The Two Faces Of Employment (REAL Avg Hourly Earnings At -2.80% In May, Labor Force Participation Remains Below Pre-Covid Levels)

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by confoundedinterest17

There are two faces of today’s employment report.

But let’s start with US average hourly earnings growth less inflation (aka, REAL hourly earnings). It printed at -2.8% YoY, meaning that inflation is causing REAL hourly earnings to fall.

The good news is that jobs added in the latest report printed at +390k in May. This is only one face of employment. Yesterday’s ADP jobs added report was considerably lower at only 128k.

Labor force participation rose to 62.3%, but remains below pre-Covid levels.

The unemployment rate remains the same at 3.6%, but the underemployment rate rose to 7.1%.

Jobs added?

  • Employment in leisure and hospitality increased by 84,000 in May, as job growth continued in food services and drinking places (+46,000) and accommodation (+21,000). Employment in leisure and hospitality is down by 1.3 million, or 7.9 percent, compared with February 2020.
  • Employment in professional and business services rose by 75,000 in May. Within the industry, job gains occurred in accounting and bookkeeping services (+16,000), computer systems design and related services (+13,000), and scientific research and development services (+6,000). Employment in professional and business services is 821,000 higher than in February 2020.
  • In May, transportation and warehousing added 47,000 jobs. Employment rose in warehousing and storage (+18,000), truck transportation (+13,000), and air transportation (+6,000). Employment in transportation and warehousing is 709,000 above its February 2020 level.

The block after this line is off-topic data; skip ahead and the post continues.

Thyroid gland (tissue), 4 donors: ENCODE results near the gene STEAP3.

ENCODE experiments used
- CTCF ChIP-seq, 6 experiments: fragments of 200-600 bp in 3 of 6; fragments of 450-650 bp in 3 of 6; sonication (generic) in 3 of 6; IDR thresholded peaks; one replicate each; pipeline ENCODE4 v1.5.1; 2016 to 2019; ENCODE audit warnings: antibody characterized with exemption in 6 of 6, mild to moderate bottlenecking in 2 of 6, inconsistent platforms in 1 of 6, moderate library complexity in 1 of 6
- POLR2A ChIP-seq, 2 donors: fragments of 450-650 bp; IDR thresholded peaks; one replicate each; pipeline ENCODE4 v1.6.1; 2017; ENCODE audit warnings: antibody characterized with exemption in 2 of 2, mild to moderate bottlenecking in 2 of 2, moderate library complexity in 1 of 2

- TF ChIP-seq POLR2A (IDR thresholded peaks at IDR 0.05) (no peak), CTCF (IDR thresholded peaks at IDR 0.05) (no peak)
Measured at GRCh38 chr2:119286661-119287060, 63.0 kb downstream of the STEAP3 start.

• Employment in construction increased by 36,000 in May, following no change in April. In May, job gains occurred in specialty trade contractors (+17,000) and heavy and civil engineering construction (+11,000). Construction employment is 40,000 higher than in February 2020.
  • In May, employment increased by 36,000 in state government education and by 33,000 in private education. Employment changed little in local government education (+14,000). Compared with February 2020, employment in state government education is up by 27,000, while employment in private education has essentially recovered. Employment in local government education is down by 308,000, or 3.8 percent, compared with February 2020.
  • Employment in health care rose by 28,000 in May, including a gain in hospitals (+16,000). Employment in health care overall is 223,000, or 1.3 percent, lower than in February 2020.
  • Manufacturing employment continued to trend up in May (+18,000). Job gains occurred in fabricated metal products (+7,000), wood products (+4,000), and electronic instruments (+3,000). Employment in manufacturing overall is slightly below (-17,000 or -0.1 percent) its February 2020 level.
  • Wholesale trade added 14,000 jobs in May, including gains in durable goods (+10,000) and electronic markets and agents and brokers (+6,000). Employment in wholesale trade is down by 41,000, or 0.7 percent, compared with February 2020.
  • Mining employment increased by 6,000 in May and is 80,000 higher than a recent low in February 2021.
  • Employment in retail trade declined by 61,000 in May but is 159,000 above its February 2020 level. Over the month, job losses occurred in general merchandise stores (-33,000), clothing and clothing accessories stores (-9,000), food and beverage stores (-8,000), building material and garden supply stores (-7,000), and health and personal care stores (-5,000).
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As usual, employment in leisure and hospitality led the way.

I cannot stress the importance of declining REAL wage growth on housing (both owner-occupied and rental).

The reaction in the bond market? The 10-year Treasury yield is up (white line) along with forecast Fed rate hikes (green).

 

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